Based on two fragmentary fossils, Smith et al. (2018) just described the new monitor lizard Saniwa ensidens from the 49 million year old Bridger Formation in Wyoming. Both known specimens surprisingly had four eyes! Additional to the normal pair of lateral lens eyes, and the usual parietal third eye of lizards, this new species actually had a forth pineal eye like a lamprey. Not a single other jawed vertebrate has something remotely like this, even though this fossil lizard is the closest relative of the modern monitor lizard genus Varanus and thus deeply nested within modern land vertebrates.
What? This sounds almost too weird to be true. Yet since the article was published on April 2, 2018, in the prestigious journal Current Biology it is definitely not an April Fools’ prank. The authors bite the bullet and boldly propose that the extinct monitor lizard re-evolved a fourth eye from the pineal organ, similar to the assumed ancestral state in lampreys. This means that even though a pineal eye was at least lost since the origin of tetrapods about 390 million years ago, 340 million years later just another ordinary species of monitor lizards came along and said, “Hey, what about having four eyes again?” It then re-evolved this organ that was obviously not of any sufficient adaptive value to any other tetrapod in the history of life to let evolution’s unlimited creative power do its magic. Nevertheless, this remarkable effort did not save this species from extinction without any surviving descendants, while numerous monitor lizards without fouth eye were more lucky. More.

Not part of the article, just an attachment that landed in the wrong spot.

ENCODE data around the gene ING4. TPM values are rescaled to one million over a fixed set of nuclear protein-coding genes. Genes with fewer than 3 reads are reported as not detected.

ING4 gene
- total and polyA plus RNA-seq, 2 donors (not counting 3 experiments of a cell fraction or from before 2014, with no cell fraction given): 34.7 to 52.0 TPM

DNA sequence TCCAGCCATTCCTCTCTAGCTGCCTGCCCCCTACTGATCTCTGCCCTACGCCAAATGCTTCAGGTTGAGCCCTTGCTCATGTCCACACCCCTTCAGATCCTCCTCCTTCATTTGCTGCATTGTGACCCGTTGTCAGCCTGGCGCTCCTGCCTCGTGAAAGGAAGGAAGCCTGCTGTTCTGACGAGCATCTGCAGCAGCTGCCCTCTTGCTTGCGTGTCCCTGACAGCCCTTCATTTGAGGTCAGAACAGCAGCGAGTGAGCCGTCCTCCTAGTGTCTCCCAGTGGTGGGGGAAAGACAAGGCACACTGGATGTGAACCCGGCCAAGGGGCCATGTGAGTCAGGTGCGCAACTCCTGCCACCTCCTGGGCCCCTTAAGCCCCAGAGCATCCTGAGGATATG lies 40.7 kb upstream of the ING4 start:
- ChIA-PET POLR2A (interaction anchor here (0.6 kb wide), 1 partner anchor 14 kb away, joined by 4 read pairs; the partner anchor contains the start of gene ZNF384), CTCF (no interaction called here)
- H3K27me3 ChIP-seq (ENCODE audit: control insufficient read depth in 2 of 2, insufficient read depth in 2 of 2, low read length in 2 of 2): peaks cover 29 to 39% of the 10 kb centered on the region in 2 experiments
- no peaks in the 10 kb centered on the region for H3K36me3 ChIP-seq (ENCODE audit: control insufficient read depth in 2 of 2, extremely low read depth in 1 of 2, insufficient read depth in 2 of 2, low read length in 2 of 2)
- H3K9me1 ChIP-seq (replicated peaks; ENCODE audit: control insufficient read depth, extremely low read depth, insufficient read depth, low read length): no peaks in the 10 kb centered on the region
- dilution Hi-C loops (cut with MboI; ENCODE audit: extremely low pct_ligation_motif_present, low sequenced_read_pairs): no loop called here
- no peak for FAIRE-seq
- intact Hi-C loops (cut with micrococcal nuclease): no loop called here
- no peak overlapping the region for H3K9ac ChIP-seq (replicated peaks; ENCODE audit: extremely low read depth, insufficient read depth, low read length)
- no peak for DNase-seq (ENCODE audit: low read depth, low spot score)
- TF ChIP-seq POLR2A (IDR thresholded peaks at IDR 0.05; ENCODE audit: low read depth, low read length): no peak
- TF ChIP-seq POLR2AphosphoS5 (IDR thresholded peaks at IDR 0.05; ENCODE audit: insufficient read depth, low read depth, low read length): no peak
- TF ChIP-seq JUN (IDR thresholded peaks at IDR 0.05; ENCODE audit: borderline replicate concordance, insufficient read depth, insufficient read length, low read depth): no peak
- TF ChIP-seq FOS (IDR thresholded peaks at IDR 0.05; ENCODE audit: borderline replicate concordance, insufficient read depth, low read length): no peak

Of course, the big problem, as Bechly points out, is that finds like this cast doubt on the Darwinian concept of the nested hierarchy (an orderly classification resulting from common descent, in which characteristics acquired through natural selection acting on random mutations are neatly organized according to where they appear on the branch of the tree).
Paper: Krister T. Smith, Bhart-Anjan S. Bhullar, Gunther Köhler, Jörg Habersetzer. The Only Known Jawed Vertebrate with Four Eyes and the Bauplan of the Pineal Complex. Current Biology, 2018; 28 (7): 1101 DOI: 10.1016/j.cub.2018.02.021 open access From ScienceDaily:
“On the one hand, there was this idea that the third eye was simply reduced independently in many different vertebrate groups such as mammals and birds and is retained only in lizards among fully land-dwelling vertebrates,” says Krister Smith at the Senckenberg Research Institute in Germany. “On the other hand, there was this idea that the lizard third eye developed from a different organ, called the parapineal, which is well developed in lampreys. These two ideas didn’t really cohere.
“By discovering a four-eyed lizard — in which both pineal and parapineal organs formed an eye on the top of the head — we could confirm that the lizard third eye really is different from the third eye of other jawed vertebrates,” Smith continues. More.
In short, it is not a neatly nested hierarchy; it is convergent evolution: The trait results from a common goal, not common ancestry. But that is not Darwinism and it is unclear how the resources for all this varied design arise.
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